When HR thought leader Dr John Sullivan ponders upon whether QR Codes might be the next Big Thing in recruiting technology, it’s worth paying attention. But when a marketing agency make a QR Code out of Oreo cookies then you know this is something that requires serious consideration. QR (Quick Response) Codes, originally developed by Toyota in the 90’s, and used occasionally in manufacturing, have found themselves suddenly thrust into the limelight of the new smartphone enabled mobile recruiting sect.
But boy do they look ugly. They’re a bit like the Susan Boyle of the digital world. Spending most of their lives knocking around low-key establishments and singing for their Mum, it takes the development of fancy new technology and a sparkling, brightly-lit platform, for their talent to finally make the world stand up and take notice. No wonder ad agencies are having to dream up creative ways to make their appearance more exciting.
But being ugly never held anyone back, just ask Peter Beardsley. QR codes are a cool, quick and easy way to feed data into your smartphone, whether it be a link to your website, a code to produce your boarding pass at the airport gate, a special offer campaign, or contact information fed straight into your phone’s contact list.
The question remains, though, of how us in the recruitment industry can make the most of this technology. The recruitment community appears, to me, more open than most to the embracing of new ideas and technology, but possibly fall behind in the effective implementation of those ideas. I think that the internal recruitment sector, in particular, can do some pretty interesting things with QR Code technology. Placing banners at Graduate careers fairs to take the scanner to the company’s website. Printed on handouts or business cards to steer scanners towards the careers page. Check out some of these examples from the UK recruitment market.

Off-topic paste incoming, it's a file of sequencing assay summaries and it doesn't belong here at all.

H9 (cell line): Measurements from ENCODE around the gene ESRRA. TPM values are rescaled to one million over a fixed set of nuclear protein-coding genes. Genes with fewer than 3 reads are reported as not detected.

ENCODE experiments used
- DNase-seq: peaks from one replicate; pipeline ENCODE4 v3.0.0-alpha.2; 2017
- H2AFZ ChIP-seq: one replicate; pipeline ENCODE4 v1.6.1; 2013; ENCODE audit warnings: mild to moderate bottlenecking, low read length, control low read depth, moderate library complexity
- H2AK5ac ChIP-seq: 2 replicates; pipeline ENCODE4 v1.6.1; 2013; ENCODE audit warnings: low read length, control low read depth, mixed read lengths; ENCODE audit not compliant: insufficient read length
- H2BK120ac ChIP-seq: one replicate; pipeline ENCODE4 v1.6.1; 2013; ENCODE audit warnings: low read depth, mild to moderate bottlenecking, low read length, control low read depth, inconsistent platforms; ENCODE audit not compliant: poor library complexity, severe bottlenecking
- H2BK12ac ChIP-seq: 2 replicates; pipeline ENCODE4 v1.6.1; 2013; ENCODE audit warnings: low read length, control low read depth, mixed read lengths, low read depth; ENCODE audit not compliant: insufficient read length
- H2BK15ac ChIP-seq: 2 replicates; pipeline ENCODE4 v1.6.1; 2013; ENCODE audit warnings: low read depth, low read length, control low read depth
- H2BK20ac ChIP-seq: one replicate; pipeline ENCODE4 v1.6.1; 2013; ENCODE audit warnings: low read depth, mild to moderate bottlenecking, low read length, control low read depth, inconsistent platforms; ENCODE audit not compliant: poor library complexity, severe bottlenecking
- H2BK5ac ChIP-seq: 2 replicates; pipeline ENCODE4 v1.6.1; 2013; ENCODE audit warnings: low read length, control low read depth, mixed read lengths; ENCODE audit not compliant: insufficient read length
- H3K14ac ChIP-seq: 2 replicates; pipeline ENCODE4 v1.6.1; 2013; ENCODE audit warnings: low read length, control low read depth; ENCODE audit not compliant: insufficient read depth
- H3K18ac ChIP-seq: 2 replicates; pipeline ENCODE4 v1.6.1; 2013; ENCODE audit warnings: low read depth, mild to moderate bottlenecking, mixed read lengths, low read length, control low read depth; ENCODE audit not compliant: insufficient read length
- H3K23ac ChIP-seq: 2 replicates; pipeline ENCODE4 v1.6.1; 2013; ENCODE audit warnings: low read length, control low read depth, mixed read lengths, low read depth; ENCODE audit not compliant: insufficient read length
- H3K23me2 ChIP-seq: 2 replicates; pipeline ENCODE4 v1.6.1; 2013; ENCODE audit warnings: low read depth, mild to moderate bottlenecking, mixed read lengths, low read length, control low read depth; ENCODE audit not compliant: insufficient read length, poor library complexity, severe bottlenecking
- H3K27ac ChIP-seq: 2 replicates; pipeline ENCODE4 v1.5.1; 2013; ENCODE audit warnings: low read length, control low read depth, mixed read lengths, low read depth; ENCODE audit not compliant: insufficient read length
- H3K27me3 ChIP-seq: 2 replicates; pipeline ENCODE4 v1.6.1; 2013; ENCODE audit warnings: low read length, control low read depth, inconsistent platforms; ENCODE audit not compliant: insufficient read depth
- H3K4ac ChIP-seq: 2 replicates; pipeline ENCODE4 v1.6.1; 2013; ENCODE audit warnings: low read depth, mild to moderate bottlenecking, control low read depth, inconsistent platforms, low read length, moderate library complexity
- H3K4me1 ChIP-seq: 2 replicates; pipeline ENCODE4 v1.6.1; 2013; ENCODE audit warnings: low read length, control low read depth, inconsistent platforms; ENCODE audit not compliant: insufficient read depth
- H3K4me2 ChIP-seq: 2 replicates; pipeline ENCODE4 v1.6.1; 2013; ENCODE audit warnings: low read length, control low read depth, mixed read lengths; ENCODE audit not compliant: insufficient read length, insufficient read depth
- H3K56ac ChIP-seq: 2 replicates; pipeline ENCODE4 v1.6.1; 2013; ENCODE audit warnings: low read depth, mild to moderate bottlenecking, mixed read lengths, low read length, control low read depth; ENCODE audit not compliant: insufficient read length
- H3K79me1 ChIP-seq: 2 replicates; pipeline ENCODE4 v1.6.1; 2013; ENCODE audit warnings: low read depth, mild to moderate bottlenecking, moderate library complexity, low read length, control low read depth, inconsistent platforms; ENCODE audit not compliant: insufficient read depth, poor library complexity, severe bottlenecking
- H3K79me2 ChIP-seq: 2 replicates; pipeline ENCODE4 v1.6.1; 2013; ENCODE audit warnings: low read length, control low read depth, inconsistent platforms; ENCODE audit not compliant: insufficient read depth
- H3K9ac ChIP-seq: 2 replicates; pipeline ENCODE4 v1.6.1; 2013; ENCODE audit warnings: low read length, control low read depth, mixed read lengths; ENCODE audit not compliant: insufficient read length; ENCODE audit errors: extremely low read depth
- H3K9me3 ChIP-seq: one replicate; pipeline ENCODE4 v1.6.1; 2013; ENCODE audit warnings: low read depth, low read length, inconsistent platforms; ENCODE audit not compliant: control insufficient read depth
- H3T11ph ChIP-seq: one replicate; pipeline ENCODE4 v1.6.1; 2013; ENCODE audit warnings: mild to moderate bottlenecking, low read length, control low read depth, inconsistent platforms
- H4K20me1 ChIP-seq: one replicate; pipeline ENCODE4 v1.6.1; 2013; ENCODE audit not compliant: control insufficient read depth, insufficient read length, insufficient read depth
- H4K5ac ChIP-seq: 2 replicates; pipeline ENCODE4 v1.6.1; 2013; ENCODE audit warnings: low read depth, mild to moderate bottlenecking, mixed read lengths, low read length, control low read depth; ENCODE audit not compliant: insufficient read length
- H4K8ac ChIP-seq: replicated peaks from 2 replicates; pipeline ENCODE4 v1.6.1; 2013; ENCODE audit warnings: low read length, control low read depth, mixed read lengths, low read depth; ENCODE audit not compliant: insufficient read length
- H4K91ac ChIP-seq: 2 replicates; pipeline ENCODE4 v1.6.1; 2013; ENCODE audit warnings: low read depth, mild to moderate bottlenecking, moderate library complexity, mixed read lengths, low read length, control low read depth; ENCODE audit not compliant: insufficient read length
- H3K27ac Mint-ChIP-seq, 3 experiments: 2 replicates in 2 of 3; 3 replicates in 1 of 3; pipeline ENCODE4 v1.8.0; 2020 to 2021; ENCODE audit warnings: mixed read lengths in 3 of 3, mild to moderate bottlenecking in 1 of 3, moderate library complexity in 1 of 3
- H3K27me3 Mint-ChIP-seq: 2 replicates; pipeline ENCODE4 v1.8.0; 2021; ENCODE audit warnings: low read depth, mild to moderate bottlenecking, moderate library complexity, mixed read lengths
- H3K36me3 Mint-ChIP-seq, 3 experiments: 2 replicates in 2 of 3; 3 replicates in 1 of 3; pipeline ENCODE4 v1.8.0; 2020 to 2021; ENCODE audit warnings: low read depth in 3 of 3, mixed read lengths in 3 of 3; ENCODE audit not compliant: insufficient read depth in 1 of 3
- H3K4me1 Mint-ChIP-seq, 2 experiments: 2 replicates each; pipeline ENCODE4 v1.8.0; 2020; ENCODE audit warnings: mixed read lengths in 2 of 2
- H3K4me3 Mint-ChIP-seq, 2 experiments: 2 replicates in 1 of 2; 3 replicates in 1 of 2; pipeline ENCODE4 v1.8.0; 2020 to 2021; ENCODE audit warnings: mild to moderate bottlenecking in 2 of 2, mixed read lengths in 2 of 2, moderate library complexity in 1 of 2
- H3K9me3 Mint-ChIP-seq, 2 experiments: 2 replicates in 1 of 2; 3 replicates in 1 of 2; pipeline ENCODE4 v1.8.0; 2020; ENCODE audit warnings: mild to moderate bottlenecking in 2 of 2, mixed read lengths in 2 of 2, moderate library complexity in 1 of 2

Jobseekers, too, can use these codes on CVs to direct the reader towards their Linked In profile, maybe even a video resume for the brave.
And what about agencies? This is where the benefits can start to get more tenuous. I have seen print media job ads bearing QR Codes that take the reader to the online ad so they can quickly send a CV, but this would only work if your phone has your CV stored so you can send it as an attachment (I’m no expert but apps like Dropbox should enable you to do this). We here at Rice Consulting have added QR Codes to our e-mail signatures which take the scanner to a smartphone “business card” that can be immediately saved to your Contacts. Maybe there are smartphones everywhere carrying my contact information now…but I’ve had no feedback yet to suggest this!
QR Codes are a developing trend that the recruitment industry needs to keep a close eye on. Benefits, and opportunities, will emerge as people get more imaginative and creative, and it’s something worth having some fun with for now. And one thing is for sure: like any new fad, people can’t resist getting involved when they see one. I will scan any QR code when I see it, just to see what happens.
Creating a QR code is easy. You can visit Vodafone to make your own ones here. Go to your App store or Android marketplace thingy and download a QR Reader to your smartphone, and have a go at scanning the one below that I made earlier:
Now you can take The Whiteboard with you wherever you may go. Enjoy!